Quarantine Your Hands
Developer & Publisher: Tarsier Studios
Dates Played: Nov-Dec 2019
Platform: Playstation VR
Duration: about five hours
Price: $14.99 on Playstation Store
From the comfort of my living room, my hands have deftly escaped a series of excellently designed escape rooms… or rather, escape boxes that my hands were trapped inside, while a blurry-faced man analyzed my progress…
Through the ingenious use of Playstation’s Dualshock controller, Statik expertly captured the spirit of real-life escape rooms in a seated VR game.
While I’d seen some of its elements before in real-life escape rooms, the box-on-my-hands mechanic made them feel fresh. Statik mixed in whimsical elements, an immersive environment, and unique puzzles that would only work in the virtual space.
Everything about the puzzles felt tactile. For a virtual medium set in a realistic environment, this is essential. Proper sound design and accurate movement of the boxes’ mechanics worked together to complete the illusion.
I recommend this to anyone looking to slip into the PSVR puzzle world and escape their quarantine reality.
Who is this for?
- Escape room players of every stripe
- Fans of another PSVR gem I Expect You to Die
- Solid, well-clued puzzles
- A wholly unique concept
In Statik, I played as an unnamed test subject of the Statik Institute of Retention. Every day I woke up with a new puzzle box strapped to my hands. My only guide was Dr. Ingen, who often sat in on my sessions, but he wasn’t there to give me hints. His official role was just to observe, make notes, and whistle tunelessly every so often. As his unofficial job, he saw fit to mock me.
In truth, my goal was not to free my hands. Just as each box had been solved and the feeling of satisfaction had washed over me, I looked down to see my permanent IV line inject me with a sleeping agent and the test was over.
Statik cycled me through three different types of rooms: the main puzzle rooms where I solved the box locked to my wrists, an underwater room where I progressively assembled a puzzle cube each time I returned, and the psychological testing room where Dr. Ingen recorded my responses to various visual and auditory stimuli.
This last kind of room simply displayed an image on a screen and asked me to respond “happy” or “sad.” A lie detector of sorts was bolted to my hands for this room and occasionally the needles flew all over the place. I later learned that these answers had no bearing on the game and this room was simply a fun moment of distraction.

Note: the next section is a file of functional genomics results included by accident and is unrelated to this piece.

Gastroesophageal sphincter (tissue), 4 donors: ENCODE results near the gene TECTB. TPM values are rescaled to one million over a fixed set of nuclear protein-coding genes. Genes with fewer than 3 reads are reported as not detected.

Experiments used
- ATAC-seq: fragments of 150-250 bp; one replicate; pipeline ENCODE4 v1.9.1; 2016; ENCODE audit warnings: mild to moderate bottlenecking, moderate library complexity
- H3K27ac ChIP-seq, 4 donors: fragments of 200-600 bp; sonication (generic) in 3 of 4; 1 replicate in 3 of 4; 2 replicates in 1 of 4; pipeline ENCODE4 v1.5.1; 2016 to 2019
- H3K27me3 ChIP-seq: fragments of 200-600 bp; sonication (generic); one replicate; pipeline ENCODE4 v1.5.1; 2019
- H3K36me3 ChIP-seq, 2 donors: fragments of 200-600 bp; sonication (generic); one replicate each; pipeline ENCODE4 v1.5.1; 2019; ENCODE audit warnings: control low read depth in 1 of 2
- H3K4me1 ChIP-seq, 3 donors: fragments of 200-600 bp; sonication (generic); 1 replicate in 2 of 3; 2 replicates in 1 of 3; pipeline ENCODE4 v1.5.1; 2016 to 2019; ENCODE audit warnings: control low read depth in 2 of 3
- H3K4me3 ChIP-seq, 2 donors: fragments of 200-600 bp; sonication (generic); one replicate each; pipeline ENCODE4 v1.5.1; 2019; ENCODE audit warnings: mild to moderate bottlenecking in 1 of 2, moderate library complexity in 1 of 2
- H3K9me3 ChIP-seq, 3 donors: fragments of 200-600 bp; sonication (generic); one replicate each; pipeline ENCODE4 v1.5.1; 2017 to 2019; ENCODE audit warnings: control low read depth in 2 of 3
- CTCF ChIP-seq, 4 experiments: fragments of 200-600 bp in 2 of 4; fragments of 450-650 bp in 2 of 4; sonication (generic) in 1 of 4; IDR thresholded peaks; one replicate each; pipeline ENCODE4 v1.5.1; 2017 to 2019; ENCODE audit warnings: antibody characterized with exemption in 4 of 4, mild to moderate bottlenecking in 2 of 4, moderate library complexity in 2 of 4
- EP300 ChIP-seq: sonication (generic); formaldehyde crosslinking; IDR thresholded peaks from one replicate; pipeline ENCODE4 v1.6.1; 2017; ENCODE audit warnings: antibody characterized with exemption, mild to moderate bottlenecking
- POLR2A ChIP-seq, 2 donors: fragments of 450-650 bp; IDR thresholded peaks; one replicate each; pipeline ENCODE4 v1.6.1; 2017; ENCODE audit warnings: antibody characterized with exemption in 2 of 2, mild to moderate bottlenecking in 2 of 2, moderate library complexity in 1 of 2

The overall vibe of Statik borrowed from games like Portal and Bioshock. Think 1980s technology with the forced-smile aesthetic of Soviet-controlled Eastern Europe.
Core gameplay centered around experimenting, observing, and making connections.
The puzzles were mostly linear with easy to moderate difficulty. Non-gamers can approach Statik without apprehension; there was only one room where I had to input commands quickly in order to be successful.
➕ Given the limitations of PSVR, where movement was mostly limited to turning and leaning. Statik did an excellent job making the world feel large and giving me a lot to do.
➕ The VR interactions felt tactile. Boxes contained audio cassettes, robot arms, and laser beams. Switches and knobs were the most common components. Every element worked just as I expected it would have in real life.
➕ The character of Dr. Ingen was well written and professionally voiced. Like Portal’s GlaDOS before him, he was a master of subtle, funny digs at my intelligence, and they came infrequently enough that they didn’t get annoying.
➖There’s no hint system. It seemed like a missed opportunity to use Dr. Ingen as a hint device, marveling at my lack of aptitude and giving me some attitude along with three levels of hints.
➕ There was a non-standard use of blacklight! I had to leave myself a reminder note to mention it here.
➖ In between the box-on-hands levels, there were some underwater rooms (my “stasis chamber”?) where I was asked to manipulate holograms of shapes to make a cube. It was progressive — with each visit, I completed more of the cube. It simply wasn’t very fun compared to the clever boxes. While I came to learn there was a narrative reason for this series of puzzles, the break in the flow was unwelcome and felt like filler to me.
➕ There’s no way I could fail, and no way I could die. As strange as it sounds for someone who was imprisoned and tested upon by an unknown entity, it was actually pretty relaxing just to work through the puzzle knowing I wasn’t about to be killed by a deathtrap if I didn’t do it in time.
➖ Occasionally the PSVR system got confused about the position of my hands and placed them in a wrist-breaking upside-down orientation or extended my arms way out to the edge of the room. Tarsier Studios was apparently aware of this bug, because they suggested in-game that I shake the controller at the Playstation Eye camera if this happens.
Tips For Players
- Space Requirements: Best played seated, because your character is. You should be able to turn a bit and look around.
- Required Gear: PSVR unit, PS4
- Don’t forget that you can press in on the DualShock thumbsticks.
- Feel free to look behind you, but there’s no reason to turn your body physically all the way around. The hand-orientation bug seems to happen when your body blocks the PSVR controller.
- There’s no hint system but there are walkthroughs on YouTube if you’re seriously stuck. My favorite was by “Polish Paul VR”, who is hilariously self-deprecating.
- There is a difficult meta puzzle throughout that leads to a secret ending.
Spoiler: Meta Puzzle Hint
Keep your eye out for clues that seem to belong to levels you’ve already completed.[collapse]
Buy your copy of Tarsier Studio’s Statik, and tell them that the Room Escape Artist sent you.Buy Statik